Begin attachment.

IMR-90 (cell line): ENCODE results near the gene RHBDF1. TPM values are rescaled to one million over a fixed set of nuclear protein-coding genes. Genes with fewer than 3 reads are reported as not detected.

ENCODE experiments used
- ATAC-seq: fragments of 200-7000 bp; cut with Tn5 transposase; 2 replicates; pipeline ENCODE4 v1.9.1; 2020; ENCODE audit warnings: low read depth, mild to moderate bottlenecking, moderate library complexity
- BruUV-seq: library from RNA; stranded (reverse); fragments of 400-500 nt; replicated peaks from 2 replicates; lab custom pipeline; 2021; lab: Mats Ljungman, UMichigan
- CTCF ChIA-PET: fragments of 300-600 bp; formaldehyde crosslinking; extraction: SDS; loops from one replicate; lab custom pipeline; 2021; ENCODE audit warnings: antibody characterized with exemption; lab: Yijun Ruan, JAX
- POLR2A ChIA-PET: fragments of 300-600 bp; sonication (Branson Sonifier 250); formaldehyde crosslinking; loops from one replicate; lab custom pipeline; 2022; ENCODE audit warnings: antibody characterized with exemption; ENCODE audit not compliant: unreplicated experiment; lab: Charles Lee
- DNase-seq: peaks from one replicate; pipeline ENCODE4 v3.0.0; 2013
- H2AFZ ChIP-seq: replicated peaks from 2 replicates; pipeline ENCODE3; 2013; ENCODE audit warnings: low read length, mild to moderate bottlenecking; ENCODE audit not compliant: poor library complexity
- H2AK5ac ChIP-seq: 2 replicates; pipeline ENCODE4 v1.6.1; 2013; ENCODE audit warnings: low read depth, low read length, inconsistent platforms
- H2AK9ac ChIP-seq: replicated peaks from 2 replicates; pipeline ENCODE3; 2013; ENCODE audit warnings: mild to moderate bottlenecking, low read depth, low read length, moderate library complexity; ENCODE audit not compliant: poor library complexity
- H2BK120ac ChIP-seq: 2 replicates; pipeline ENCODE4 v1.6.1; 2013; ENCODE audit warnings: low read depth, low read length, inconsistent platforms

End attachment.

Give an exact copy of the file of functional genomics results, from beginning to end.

IMR-90 (cell line): ENCODE results near the gene RHBDF1. TPM values are rescaled to one million over a fixed set of nuclear protein-coding genes. Genes with fewer than 3 reads are reported as not detected.

ENCODE experiments used
- ATAC-seq: fragments of 200-7000 bp; cut with Tn5 transposase; 2 replicates; pipeline ENCODE4 v1.9.1; 2020; ENCODE audit warnings: low read depth, mild to moderate bottlenecking, moderate library complexity
- BruUV-seq: library from RNA; stranded (reverse); fragments of 400-500 nt; replicated peaks from 2 replicates; lab custom pipeline; 2021; lab: Mats Ljungman, UMichigan
- CTCF ChIA-PET: fragments of 300-600 bp; formaldehyde crosslinking; extraction: SDS; loops from one replicate; lab custom pipeline; 2021; ENCODE audit warnings: antibody characterized with exemption; lab: Yijun Ruan, JAX
- POLR2A ChIA-PET: fragments of 300-600 bp; sonication (Branson Sonifier 250); formaldehyde crosslinking; loops from one replicate; lab custom pipeline; 2022; ENCODE audit warnings: antibody characterized with exemption; ENCODE audit not compliant: unreplicated experiment; lab: Charles Lee
- DNase-seq: peaks from one replicate; pipeline ENCODE4 v3.0.0; 2013
- H2AFZ ChIP-seq: replicated peaks from 2 replicates; pipeline ENCODE3; 2013; ENCODE audit warnings: low read length, mild to moderate bottlenecking; ENCODE audit not compliant: poor library complexity
- H2AK5ac ChIP-seq: 2 replicates; pipeline ENCODE4 v1.6.1; 2013; ENCODE audit warnings: low read depth, low read length, inconsistent platforms
- H2AK9ac ChIP-seq: replicated peaks from 2 replicates; pipeline ENCODE3; 2013; ENCODE audit warnings: mild to moderate bottlenecking, low read depth, low read length, moderate library complexity; ENCODE audit not compliant: poor library complexity
- H2BK120ac ChIP-seq: 2 replicates; pipeline ENCODE4 v1.6.1; 2013; ENCODE audit warnings: low read depth, low read length, inconsistent platforms